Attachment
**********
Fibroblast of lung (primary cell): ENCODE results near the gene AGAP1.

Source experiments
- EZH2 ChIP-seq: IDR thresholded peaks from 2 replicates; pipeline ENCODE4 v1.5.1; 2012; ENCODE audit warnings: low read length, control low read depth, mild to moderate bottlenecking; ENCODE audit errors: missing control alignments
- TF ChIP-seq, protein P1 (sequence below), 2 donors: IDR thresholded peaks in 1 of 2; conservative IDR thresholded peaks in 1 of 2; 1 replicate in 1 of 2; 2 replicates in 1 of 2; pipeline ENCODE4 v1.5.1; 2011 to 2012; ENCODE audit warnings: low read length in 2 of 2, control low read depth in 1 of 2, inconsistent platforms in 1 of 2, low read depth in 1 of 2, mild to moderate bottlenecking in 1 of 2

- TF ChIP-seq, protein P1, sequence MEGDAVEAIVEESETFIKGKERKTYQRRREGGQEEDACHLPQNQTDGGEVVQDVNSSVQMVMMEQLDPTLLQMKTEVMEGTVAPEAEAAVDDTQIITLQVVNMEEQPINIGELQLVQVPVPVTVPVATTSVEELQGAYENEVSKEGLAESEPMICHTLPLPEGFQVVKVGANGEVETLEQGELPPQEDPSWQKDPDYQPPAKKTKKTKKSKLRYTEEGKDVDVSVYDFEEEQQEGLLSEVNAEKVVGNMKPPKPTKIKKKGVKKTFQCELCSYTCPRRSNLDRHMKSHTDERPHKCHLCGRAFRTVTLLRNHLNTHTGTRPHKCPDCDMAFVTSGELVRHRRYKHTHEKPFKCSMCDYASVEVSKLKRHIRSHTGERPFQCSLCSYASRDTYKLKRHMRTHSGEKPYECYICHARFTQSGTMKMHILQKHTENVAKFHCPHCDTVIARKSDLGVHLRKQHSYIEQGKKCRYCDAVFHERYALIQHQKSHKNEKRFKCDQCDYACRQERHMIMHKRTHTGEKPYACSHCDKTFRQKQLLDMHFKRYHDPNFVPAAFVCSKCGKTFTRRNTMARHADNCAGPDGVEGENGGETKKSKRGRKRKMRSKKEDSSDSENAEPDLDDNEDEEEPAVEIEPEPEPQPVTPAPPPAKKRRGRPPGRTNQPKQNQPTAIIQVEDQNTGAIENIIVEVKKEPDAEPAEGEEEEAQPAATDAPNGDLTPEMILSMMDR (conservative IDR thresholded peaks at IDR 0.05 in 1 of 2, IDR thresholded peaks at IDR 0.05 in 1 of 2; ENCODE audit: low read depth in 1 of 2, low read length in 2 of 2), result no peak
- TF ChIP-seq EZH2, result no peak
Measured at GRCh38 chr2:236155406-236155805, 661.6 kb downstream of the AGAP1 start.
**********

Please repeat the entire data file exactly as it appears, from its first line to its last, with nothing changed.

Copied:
Fibroblast of lung (primary cell): ENCODE results near the gene AGAP1.

Source experiments
- EZH2 ChIP-seq: IDR thresholded peaks from 2 replicates; pipeline ENCODE4 v1.5.1; 2012; ENCODE audit warnings: low read length, control low read depth, mild to moderate bottlenecking; ENCODE audit errors: missing control alignments
- TF ChIP-seq, protein P1 (sequence below), 2 donors: IDR thresholded peaks in 1 of 2; conservative IDR thresholded peaks in 1 of 2; 1 replicate in 1 of 2; 2 replicates in 1 of 2; pipeline ENCODE4 v1.5.1; 2011 to 2012; ENCODE audit warnings: low read length in 2 of 2, control low read depth in 1 of 2, inconsistent platforms in 1 of 2, low read depth in 1 of 2, mild to moderate bottlenecking in 1 of 2

- TF ChIP-seq, protein P1, sequence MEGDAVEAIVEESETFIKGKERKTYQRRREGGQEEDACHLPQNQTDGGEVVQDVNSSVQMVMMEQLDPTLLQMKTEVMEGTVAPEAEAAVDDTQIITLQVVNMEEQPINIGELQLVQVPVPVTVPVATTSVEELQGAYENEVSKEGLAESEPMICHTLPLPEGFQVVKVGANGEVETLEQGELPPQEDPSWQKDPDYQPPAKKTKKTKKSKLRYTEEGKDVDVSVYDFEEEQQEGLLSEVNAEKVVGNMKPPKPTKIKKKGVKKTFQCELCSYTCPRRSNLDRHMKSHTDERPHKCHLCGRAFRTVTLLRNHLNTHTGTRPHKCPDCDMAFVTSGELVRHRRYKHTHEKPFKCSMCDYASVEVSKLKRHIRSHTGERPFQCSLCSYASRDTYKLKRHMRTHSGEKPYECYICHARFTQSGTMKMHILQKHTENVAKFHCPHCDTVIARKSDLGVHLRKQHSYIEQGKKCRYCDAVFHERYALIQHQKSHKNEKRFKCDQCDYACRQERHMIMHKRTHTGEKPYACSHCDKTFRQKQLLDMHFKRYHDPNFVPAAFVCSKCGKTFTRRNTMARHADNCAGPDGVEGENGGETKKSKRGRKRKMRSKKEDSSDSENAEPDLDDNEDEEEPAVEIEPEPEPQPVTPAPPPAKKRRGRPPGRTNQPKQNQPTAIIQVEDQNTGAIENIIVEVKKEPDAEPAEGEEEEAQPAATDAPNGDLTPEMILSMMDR (conservative IDR thresholded peaks at IDR 0.05 in 1 of 2, IDR thresholded peaks at IDR 0.05 in 1 of 2; ENCODE audit: low read depth in 1 of 2, low read length in 2 of 2), result no peak
- TF ChIP-seq EZH2, result no peak
Measured at GRCh38 chr2:236155406-236155805, 661.6 kb downstream of the AGAP1 start.